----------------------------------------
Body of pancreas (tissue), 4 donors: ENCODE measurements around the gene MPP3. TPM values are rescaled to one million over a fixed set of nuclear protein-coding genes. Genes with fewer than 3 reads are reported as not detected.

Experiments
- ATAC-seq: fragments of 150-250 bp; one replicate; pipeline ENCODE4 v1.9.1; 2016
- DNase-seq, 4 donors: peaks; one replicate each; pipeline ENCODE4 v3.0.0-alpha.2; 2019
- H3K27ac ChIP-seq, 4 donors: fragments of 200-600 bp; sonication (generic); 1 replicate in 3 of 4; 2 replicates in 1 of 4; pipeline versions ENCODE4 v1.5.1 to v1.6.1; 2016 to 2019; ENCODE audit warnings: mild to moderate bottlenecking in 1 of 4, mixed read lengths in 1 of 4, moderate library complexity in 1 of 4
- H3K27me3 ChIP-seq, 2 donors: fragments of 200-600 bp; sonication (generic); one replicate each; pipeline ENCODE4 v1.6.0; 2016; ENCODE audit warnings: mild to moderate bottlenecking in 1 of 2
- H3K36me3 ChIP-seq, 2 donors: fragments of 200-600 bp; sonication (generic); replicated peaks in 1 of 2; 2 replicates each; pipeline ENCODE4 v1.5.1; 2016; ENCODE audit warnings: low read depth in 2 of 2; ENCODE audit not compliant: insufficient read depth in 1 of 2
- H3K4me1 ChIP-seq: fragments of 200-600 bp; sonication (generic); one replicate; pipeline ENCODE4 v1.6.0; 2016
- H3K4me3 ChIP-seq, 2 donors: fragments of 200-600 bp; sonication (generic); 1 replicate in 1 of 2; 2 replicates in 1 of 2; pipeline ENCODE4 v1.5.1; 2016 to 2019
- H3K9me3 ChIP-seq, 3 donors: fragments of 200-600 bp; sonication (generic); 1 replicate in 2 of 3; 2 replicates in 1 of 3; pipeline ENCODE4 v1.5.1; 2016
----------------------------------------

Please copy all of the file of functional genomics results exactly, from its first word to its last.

Body of pancreas (tissue), 4 donors: ENCODE measurements around the gene MPP3. TPM values are rescaled to one million over a fixed set of nuclear protein-coding genes. Genes with fewer than 3 reads are reported as not detected.

Experiments
- ATAC-seq: fragments of 150-250 bp; one replicate; pipeline ENCODE4 v1.9.1; 2016
- DNase-seq, 4 donors: peaks; one replicate each; pipeline ENCODE4 v3.0.0-alpha.2; 2019
- H3K27ac ChIP-seq, 4 donors: fragments of 200-600 bp; sonication (generic); 1 replicate in 3 of 4; 2 replicates in 1 of 4; pipeline versions ENCODE4 v1.5.1 to v1.6.1; 2016 to 2019; ENCODE audit warnings: mild to moderate bottlenecking in 1 of 4, mixed read lengths in 1 of 4, moderate library complexity in 1 of 4
- H3K27me3 ChIP-seq, 2 donors: fragments of 200-600 bp; sonication (generic); one replicate each; pipeline ENCODE4 v1.6.0; 2016; ENCODE audit warnings: mild to moderate bottlenecking in 1 of 2
- H3K36me3 ChIP-seq, 2 donors: fragments of 200-600 bp; sonication (generic); replicated peaks in 1 of 2; 2 replicates each; pipeline ENCODE4 v1.5.1; 2016; ENCODE audit warnings: low read depth in 2 of 2; ENCODE audit not compliant: insufficient read depth in 1 of 2
- H3K4me1 ChIP-seq: fragments of 200-600 bp; sonication (generic); one replicate; pipeline ENCODE4 v1.6.0; 2016
- H3K4me3 ChIP-seq, 2 donors: fragments of 200-600 bp; sonication (generic); 1 replicate in 1 of 2; 2 replicates in 1 of 2; pipeline ENCODE4 v1.5.1; 2016 to 2019
- H3K9me3 ChIP-seq, 3 donors: fragments of 200-600 bp; sonication (generic); 1 replicate in 2 of 3; 2 replicates in 1 of 3; pipeline ENCODE4 v1.5.1; 2016